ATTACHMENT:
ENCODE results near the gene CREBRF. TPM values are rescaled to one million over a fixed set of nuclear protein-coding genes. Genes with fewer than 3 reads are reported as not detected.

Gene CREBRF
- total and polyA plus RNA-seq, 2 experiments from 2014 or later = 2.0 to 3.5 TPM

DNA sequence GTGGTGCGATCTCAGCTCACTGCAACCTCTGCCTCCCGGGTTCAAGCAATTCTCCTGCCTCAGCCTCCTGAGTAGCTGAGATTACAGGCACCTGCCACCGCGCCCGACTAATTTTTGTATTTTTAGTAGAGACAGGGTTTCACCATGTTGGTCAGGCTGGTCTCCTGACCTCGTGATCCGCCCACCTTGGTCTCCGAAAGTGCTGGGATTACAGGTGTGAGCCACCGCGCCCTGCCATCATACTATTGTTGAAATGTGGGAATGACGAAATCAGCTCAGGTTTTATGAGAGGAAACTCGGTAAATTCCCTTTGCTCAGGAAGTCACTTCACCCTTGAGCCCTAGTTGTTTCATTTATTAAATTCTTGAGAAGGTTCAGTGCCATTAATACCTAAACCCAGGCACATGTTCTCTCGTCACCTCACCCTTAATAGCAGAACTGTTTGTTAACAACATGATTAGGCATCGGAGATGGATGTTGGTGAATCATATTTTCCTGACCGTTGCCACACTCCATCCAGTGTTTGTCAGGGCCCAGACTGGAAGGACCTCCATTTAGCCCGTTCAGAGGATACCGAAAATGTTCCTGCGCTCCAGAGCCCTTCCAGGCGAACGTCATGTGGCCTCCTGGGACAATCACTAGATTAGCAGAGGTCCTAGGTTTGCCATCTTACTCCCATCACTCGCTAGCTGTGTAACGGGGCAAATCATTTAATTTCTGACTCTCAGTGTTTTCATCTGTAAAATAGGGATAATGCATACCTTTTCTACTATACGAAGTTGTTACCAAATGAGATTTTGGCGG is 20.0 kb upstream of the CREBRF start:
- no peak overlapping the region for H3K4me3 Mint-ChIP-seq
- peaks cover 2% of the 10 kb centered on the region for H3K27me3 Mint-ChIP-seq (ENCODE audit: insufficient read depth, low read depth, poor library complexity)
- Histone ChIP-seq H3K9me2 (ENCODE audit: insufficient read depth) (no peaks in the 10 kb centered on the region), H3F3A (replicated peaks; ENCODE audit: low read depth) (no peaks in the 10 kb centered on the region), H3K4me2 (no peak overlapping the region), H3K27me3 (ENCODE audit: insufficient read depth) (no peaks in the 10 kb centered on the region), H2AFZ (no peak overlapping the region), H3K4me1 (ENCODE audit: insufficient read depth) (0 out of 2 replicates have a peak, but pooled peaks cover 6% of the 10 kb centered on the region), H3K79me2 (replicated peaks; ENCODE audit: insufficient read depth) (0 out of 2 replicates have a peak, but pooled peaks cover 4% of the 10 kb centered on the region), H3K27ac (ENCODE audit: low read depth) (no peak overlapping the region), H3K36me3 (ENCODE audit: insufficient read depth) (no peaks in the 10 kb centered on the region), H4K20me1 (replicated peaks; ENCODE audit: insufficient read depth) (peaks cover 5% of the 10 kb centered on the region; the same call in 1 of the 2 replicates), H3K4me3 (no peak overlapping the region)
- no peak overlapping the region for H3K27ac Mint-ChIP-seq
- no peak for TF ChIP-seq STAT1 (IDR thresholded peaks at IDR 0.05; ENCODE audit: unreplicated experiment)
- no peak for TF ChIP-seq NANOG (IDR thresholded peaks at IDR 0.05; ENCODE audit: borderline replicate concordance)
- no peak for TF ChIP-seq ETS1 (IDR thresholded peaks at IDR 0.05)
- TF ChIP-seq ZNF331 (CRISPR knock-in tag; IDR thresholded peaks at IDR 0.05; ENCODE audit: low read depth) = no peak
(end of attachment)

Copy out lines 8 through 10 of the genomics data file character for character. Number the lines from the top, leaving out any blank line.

- no peak overlapping the region for H3K27ac Mint-ChIP-seq
- no peak for TF ChIP-seq STAT1 (IDR thresholded peaks at IDR 0.05; ENCODE audit: unreplicated experiment)
- no peak for TF ChIP-seq NANOG (IDR thresholded peaks at IDR 0.05; ENCODE audit: borderline replicate concordance)